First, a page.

I think the main reason for my surprise is that games that are coined “interactive movies” are always a little short on the gameplay side, and the element of choice that you are presented is nothing more than an illusion. You may be able to change some things in the middle, but there’s very little that impacts the final act. And David Cage’s last attempt (Beyond: Two Souls) may have solidified people’s opinions that the realm of movies and games should never cross paths.
Until Dawn is different. Coined the “Butterfly Effect system”, every choice, no matter how small can have disastrous consequences for your group of teens. After a tragedy a year earlier, the same group of friends return to a secluded cabin high in the snowy mountains where, as you’d expect, things go a little wrong. And how wrong things go depends on your actions.
Will you run or hide? Go left or right? Take the shortcut or the safer route? And when you come to that age old horror cliché of choosing to examine the noise you just heard or forget about it, you’ll hate yourself for doing the exact same, dumb thing all horror characters do.
All of this wouldn’t work if the game wasn’t scary, but it is, very much so. While it does rely on the jump scares a little too much rather than the slow building of tension, it does those jump scares very well. Many times I found myself swearing at the TV as characters jump out of the shadows. It also has its fair share of gore and bone crunching brutality, but it never lingers on it in a torture porn sort of way.
The performances of all the lead actors also help in building this terrifying world. Headlined by Hayden Panettiere, each character feels like your traditional horror cliché, but they have enough depth to make them believable. For instance, Matt (played hilariously by the un-teen looking Brett Dalton from Agents of SHIELD) is initially portrayed as your standard jock archetype, only (thanks in part to your conversation decisions) he’s not just the jokey idiot you initially think he is. Though maybe he is if you choose to play him as such!
Although you are presented with choices, the standard walk around the environment sections are fairly linear. There are small areas you can explore to find clues, but you’re largely ferried from one scene to the next with the obvious deviations being on what choices you make.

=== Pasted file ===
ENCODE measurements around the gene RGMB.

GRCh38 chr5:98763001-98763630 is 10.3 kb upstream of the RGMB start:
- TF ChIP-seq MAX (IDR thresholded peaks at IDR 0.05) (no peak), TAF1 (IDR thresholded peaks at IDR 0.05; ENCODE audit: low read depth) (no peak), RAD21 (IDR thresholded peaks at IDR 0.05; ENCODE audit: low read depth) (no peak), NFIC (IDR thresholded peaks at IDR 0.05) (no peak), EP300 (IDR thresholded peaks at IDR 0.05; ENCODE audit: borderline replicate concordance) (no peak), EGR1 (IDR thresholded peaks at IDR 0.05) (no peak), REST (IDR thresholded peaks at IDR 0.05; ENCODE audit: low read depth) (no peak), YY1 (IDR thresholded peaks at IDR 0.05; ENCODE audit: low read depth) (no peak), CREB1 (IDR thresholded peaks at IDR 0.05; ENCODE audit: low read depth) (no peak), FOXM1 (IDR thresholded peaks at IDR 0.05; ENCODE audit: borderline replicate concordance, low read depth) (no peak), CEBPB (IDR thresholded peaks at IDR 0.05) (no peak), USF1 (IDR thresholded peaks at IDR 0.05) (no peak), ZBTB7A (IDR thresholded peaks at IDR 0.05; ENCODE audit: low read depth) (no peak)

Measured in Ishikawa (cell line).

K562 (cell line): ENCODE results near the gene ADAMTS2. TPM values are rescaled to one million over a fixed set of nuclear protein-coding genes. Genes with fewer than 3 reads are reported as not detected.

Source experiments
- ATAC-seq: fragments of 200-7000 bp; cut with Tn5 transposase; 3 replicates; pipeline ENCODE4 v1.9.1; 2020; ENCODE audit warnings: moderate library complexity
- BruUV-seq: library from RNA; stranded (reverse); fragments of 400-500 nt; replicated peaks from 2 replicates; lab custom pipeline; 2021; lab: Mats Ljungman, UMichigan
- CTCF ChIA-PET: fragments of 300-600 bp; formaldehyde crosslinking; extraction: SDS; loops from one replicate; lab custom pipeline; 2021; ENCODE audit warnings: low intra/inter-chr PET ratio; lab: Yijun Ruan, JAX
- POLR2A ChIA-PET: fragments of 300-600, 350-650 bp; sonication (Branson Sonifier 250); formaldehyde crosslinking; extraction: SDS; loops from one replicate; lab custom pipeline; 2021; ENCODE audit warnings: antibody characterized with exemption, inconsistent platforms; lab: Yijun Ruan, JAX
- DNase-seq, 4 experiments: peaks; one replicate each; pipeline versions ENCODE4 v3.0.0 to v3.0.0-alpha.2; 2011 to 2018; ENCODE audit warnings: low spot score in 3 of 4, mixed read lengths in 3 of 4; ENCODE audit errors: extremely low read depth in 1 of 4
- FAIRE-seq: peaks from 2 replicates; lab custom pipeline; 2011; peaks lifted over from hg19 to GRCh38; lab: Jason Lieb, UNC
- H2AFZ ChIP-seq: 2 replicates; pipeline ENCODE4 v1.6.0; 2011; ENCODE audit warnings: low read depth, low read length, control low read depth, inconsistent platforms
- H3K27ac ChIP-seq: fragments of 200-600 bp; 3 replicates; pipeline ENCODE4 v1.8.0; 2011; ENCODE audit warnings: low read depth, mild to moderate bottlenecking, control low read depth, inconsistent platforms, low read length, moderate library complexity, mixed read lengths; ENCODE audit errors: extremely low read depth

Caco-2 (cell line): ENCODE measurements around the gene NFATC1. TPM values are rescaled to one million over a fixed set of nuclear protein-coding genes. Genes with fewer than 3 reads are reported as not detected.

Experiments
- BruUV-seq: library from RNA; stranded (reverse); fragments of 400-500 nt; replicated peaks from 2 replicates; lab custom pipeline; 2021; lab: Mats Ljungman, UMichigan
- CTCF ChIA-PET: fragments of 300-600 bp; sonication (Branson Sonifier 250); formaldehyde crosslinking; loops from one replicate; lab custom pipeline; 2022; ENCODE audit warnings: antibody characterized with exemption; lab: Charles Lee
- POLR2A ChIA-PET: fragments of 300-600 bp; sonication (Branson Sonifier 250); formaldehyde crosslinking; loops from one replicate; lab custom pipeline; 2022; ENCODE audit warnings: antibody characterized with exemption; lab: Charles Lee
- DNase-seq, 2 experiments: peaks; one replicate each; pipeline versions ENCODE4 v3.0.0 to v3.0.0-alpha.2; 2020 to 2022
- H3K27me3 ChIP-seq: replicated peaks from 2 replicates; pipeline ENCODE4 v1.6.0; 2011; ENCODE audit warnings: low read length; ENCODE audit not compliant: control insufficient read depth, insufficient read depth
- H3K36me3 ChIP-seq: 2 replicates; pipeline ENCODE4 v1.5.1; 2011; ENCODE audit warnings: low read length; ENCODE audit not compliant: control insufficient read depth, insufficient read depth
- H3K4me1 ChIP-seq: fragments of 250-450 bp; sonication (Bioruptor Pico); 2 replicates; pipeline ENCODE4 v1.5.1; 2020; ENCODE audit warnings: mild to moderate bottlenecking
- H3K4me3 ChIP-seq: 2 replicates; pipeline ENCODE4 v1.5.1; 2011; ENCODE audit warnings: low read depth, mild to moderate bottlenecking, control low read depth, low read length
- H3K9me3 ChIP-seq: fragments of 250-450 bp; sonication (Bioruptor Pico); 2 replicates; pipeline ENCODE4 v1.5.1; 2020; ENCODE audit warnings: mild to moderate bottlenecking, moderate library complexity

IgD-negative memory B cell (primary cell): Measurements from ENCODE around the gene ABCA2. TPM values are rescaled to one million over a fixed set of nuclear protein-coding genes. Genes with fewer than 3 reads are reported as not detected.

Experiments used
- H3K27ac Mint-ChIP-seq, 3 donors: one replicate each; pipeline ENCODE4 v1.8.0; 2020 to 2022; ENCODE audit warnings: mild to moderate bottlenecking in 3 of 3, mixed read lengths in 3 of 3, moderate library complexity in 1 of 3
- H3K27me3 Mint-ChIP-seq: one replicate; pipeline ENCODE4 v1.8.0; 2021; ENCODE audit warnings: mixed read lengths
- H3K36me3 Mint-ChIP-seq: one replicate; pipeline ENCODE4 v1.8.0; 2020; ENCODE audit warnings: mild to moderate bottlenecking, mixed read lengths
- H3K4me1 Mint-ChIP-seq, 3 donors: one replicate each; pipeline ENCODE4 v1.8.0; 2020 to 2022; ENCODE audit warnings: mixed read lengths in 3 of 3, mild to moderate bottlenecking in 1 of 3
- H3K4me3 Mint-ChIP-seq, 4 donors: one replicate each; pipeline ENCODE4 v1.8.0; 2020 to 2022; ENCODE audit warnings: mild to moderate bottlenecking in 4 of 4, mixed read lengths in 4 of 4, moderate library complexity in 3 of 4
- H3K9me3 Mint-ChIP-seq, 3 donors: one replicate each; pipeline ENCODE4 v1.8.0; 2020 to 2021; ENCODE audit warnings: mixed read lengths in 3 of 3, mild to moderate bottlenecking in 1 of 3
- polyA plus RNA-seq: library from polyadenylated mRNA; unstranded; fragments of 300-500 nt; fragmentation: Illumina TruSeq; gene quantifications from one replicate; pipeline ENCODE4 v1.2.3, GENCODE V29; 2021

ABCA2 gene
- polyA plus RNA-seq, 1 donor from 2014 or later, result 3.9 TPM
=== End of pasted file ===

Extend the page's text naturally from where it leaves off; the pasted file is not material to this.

In that sense, if you aren’t sold on these types of interactive movie like video games then there’s very little here that would change your mind. Gameplay is limited, and action scenes are perpetuated with QTE sections that, to be honest, are actually some of the best. Mainly because they’re quite easy to fail. Appearing on screen for only a limited amount of time they feel harder than the likes you would see in, say, a David Cage game.
In fact, everything here is better than you’d find in a David Cage game, those games being Fahrenheit, Heavy Rain and Beyond: Two Souls if you’re unaware. Acting feels more natural, there’s no shower scene that feels out of place and unnecessary (just a bath section that doesn’t feel like it lingers in any dodgy way) and most of all the story makes sense. The Heavy Rain twist completely broke the game if you thought about it and the Beyond: Two Souls plotline was incredibly disjointed and completely lost its way when you reached the mid-point. I’m not saying Until Dawn doesn’t have its weird moments, but everything at least feels connected and belongs in the same story.
Until Dawn can also be a really good looking game in places, especially seeing as it began life as a PS3 title. The environments are all suitably atmospheric with some wonderful lighting and audio that adds to the fear. There are a few downsides though with the framerate at times suffering a little. Characters facial expressions also go from amazing to downright creepy, and not in the way the game intended.
Coming in at the 6-7 hour mark, it’s not a long game for those who want a lengthy experience. That said, this is the perfect length for a game of this type. It doesn’t outstay its welcome, and with a number of trophies dedicated to specific choices you will probably want to replay the game a second time. I certainly will. Once I’ve recovered from certain character deaths that is.
When we come to the end of the year and everyone is thinking of what the biggest surprise was, Until Dawn may very well be at the top of my list. I was already intrigued by it, but I couldn’t imagine enjoying it as much as I have done. A few slight issues here and there don’t dampen what is one of the better, more original horror titles out there. If horror is your thing then you have no excuse not to buy it.